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Families Are 'Touched By an Angel' At Kmart on Tilghman

From California to Pennsylvania, anonymous benefactors are heading to Kmart stores, picking families at random and paying off their layaway balances.

Families Are 'Touched By an Angel' At Kmart on Tilghman

The wave of generosity started about five days ago.

Anonymous benefactors began stopping into the in South Whitehall and paying off the layaway balances of families picked at random, said Nichol Drozd, the store's assistant manager.

On Monday, a woman paid off four layaways at the store, for a total of $600, Drozd said. The woman was among at least 10 people who paid off store layaways that included children's winter boots, games and children's clothing, putting down at least $1,500. More than 10 families have been helped. 

"It is very touching," said Drozd, who then had the joy of calling the familes who had been "touched by an angel." 

The response? "First, they're in shock," she said. "Then they end up in tears."

The "angels" at the Kmart in South Whitehall are the latest examples of a trend being seen across the country.

The trend . Patch first reported on layaway angels on Dec. 16.  In recent days, stories of anonymous layaway payoffs have been reported from  South Carolina to  Iowa and  Wisconsin to  California. The epidemic of giving is also cheering families in .

In the Lehigh Valley, layaway angels have also been busy in .

"It's been an organic development," Shannell Armstrong, a spokeswoman for Sears Holdings Corp., which owns Kmart, . "We don't promote it. We're just trying to keep up with the reports that keep coming in."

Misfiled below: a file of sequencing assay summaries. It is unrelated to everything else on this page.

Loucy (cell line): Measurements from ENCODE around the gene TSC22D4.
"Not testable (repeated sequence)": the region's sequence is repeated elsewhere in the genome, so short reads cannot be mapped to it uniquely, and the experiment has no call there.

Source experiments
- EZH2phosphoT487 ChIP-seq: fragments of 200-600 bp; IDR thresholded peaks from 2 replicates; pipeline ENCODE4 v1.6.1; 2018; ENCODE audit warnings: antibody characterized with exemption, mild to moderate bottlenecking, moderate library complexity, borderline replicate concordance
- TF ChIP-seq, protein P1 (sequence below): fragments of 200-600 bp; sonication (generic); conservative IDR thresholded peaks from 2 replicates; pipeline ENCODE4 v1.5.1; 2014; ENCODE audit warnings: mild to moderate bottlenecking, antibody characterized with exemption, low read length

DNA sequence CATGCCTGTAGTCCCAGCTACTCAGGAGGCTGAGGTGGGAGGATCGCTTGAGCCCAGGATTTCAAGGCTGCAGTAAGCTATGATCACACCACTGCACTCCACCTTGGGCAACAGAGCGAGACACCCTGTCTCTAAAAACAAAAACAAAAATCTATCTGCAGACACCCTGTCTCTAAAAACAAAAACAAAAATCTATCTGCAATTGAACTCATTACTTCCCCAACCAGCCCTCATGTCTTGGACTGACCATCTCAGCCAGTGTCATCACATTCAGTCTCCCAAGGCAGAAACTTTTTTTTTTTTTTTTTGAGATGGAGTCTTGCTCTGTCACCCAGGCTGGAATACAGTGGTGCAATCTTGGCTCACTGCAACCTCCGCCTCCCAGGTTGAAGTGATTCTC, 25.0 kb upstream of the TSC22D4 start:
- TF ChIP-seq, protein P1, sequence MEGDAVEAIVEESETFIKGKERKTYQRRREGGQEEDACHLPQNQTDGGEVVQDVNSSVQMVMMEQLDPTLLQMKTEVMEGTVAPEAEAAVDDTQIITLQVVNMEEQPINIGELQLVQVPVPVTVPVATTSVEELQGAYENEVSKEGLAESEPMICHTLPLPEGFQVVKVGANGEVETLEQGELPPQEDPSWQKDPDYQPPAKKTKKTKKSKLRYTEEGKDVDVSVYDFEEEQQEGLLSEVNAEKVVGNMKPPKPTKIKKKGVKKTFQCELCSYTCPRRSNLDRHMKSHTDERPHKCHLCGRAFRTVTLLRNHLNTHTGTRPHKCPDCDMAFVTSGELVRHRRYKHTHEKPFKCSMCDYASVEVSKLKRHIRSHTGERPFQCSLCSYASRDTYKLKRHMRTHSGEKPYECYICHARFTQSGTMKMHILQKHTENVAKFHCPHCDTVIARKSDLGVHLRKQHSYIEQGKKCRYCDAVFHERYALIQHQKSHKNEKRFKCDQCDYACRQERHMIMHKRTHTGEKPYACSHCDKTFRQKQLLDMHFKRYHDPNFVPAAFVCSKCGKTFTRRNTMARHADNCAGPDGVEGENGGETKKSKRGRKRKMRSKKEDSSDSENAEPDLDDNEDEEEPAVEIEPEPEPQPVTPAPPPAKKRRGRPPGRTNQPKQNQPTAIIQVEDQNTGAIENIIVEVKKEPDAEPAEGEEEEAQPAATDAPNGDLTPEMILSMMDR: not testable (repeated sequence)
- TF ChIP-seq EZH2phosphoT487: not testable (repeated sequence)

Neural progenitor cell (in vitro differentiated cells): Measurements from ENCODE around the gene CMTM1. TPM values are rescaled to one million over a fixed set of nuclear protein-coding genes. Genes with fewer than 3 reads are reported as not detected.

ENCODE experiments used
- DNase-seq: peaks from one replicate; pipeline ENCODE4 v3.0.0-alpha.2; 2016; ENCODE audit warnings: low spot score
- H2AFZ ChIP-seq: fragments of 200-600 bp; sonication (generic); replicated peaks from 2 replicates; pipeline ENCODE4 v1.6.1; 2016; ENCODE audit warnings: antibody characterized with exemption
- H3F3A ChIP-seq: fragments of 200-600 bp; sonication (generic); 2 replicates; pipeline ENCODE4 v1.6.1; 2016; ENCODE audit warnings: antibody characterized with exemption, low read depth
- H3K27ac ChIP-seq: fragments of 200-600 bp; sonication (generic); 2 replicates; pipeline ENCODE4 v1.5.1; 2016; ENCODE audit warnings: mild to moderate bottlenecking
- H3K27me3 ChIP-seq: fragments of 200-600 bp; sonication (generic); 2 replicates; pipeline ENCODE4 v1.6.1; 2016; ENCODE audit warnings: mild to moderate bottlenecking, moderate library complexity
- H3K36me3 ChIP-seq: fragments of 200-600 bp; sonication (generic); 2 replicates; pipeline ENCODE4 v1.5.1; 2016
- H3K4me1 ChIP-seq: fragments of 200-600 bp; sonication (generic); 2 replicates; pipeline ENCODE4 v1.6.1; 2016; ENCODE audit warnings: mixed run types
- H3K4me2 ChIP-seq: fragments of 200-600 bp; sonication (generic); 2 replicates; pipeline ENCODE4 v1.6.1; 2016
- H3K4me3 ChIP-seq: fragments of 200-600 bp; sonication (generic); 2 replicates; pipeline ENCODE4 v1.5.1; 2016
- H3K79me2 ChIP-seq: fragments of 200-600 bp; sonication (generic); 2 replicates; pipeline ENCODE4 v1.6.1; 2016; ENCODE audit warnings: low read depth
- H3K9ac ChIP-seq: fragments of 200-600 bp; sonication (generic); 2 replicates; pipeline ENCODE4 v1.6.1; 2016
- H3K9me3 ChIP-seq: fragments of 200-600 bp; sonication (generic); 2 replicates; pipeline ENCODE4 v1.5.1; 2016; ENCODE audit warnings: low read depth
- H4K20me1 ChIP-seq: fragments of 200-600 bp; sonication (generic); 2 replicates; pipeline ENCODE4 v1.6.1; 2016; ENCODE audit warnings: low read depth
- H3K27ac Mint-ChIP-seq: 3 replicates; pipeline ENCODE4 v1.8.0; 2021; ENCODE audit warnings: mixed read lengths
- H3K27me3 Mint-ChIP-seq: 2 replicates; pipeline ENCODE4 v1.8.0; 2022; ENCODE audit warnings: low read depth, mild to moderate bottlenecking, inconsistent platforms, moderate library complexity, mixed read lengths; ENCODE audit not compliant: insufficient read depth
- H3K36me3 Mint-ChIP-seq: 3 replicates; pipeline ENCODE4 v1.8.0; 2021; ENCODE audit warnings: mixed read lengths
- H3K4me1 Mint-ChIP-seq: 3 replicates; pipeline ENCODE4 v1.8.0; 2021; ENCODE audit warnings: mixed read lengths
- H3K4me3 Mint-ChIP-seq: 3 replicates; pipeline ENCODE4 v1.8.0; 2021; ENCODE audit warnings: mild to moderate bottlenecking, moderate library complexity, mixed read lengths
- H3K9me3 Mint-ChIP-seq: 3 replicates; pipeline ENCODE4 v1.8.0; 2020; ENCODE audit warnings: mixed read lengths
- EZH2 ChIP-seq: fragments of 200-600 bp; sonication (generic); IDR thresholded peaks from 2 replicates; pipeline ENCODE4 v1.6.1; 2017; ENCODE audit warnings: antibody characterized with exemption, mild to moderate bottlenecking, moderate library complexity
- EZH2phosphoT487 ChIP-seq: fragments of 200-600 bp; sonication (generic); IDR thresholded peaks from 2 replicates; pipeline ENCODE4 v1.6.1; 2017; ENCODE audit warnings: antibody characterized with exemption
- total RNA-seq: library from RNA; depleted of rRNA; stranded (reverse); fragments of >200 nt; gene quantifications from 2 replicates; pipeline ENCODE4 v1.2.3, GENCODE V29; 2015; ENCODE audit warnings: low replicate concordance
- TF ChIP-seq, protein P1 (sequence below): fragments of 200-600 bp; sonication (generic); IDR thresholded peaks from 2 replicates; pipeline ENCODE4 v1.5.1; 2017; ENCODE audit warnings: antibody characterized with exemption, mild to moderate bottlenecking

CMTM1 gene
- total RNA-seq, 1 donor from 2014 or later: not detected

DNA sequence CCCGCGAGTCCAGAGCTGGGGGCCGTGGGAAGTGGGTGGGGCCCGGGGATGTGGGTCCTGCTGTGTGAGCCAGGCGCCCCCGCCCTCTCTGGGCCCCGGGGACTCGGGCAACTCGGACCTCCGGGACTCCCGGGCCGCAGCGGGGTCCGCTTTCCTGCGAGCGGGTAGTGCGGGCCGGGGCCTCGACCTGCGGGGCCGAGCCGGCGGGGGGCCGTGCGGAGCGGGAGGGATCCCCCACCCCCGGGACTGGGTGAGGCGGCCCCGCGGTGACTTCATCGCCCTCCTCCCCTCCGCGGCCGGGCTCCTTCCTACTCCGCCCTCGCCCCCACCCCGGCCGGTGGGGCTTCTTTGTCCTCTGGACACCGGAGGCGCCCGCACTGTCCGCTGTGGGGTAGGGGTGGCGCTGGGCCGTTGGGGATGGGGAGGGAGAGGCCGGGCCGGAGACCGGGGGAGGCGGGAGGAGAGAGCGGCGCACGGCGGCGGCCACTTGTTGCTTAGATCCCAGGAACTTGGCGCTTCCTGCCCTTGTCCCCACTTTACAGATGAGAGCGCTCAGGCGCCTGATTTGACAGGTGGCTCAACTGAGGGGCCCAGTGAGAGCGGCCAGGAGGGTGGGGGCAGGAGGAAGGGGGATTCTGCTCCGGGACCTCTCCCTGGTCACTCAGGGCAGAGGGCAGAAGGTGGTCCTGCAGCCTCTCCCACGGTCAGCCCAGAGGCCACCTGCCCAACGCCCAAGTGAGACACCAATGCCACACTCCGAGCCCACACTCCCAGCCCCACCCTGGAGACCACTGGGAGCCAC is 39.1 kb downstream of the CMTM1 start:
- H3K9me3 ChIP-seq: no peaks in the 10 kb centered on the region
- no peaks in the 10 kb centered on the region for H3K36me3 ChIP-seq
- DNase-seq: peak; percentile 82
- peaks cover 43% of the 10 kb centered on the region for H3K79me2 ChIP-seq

Those reports have been increasing daily.

"This is just so heart-warming for these families during the holidays," Drozd said.

The woman who stopped at the Kmart on Tilghman Street on Monday and paid off four layaways told Drozd she just wanted the families to have "a very Merry Christmas." Drozd said many of the benefactors, who range in age, say they hope the families will "pay it forward," meaning that someday they choose to repay the good deed by doing something good for someone else.

Drozd said the layaways paid off have included delinquent accounts, in which the items were close to being put back on store shelves. 

She said the families helped will often thank her.

"It's not us," she tells them. "It's these angels coming in. We just get to be the messenger."

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